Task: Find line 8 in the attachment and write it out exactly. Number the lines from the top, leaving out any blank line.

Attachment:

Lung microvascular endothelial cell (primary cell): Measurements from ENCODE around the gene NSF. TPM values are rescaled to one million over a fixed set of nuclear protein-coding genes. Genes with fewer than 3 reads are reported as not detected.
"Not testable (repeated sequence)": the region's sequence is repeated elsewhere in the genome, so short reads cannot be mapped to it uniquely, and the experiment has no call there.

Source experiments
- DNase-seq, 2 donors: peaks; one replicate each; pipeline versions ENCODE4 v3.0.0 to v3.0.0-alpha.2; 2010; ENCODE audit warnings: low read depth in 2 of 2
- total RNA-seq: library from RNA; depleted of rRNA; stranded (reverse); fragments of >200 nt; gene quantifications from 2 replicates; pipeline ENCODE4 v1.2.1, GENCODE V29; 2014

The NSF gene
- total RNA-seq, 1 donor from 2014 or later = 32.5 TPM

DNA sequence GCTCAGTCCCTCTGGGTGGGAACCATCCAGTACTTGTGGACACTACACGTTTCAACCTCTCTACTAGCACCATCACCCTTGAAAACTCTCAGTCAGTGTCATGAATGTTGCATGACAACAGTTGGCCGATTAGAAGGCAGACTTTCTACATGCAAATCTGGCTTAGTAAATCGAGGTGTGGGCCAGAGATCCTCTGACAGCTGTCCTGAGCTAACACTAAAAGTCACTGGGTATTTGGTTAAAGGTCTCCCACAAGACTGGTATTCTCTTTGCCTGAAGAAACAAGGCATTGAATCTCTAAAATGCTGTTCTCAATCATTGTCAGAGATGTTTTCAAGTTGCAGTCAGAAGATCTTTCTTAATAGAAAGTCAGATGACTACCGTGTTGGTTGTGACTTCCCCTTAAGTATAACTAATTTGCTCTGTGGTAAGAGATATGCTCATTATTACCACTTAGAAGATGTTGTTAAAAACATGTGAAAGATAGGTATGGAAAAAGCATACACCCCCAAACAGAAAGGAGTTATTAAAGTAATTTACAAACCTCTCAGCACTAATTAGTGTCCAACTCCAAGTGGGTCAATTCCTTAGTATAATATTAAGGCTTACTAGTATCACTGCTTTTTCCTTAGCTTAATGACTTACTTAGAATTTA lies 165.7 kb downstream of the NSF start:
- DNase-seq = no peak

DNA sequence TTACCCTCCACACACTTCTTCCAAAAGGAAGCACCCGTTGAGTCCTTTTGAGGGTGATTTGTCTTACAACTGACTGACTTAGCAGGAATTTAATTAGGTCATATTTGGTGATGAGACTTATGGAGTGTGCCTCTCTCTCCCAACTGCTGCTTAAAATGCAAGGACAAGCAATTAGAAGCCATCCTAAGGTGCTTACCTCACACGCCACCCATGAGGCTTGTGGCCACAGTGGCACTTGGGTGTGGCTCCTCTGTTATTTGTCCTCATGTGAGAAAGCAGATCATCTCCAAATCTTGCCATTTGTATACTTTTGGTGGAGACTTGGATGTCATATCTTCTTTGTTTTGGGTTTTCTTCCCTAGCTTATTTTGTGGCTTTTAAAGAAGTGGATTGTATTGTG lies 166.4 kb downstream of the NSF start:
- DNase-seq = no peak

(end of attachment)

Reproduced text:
DNA sequence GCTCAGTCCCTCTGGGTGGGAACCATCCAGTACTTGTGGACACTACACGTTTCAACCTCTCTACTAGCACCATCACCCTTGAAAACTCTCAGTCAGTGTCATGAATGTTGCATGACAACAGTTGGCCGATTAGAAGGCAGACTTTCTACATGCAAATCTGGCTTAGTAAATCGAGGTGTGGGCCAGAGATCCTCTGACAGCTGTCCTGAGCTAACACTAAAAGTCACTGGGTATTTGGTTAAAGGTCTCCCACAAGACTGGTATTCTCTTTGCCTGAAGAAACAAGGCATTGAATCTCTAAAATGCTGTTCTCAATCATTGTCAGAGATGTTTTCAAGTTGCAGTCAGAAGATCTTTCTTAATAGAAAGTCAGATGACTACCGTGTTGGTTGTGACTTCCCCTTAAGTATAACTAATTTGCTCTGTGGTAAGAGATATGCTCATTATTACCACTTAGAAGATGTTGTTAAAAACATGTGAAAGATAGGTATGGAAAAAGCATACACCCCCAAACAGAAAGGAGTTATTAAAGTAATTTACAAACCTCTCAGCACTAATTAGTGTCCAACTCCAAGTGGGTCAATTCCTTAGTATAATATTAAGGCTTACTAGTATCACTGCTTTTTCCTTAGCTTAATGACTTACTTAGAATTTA lies 165.7 kb downstream of the NSF start: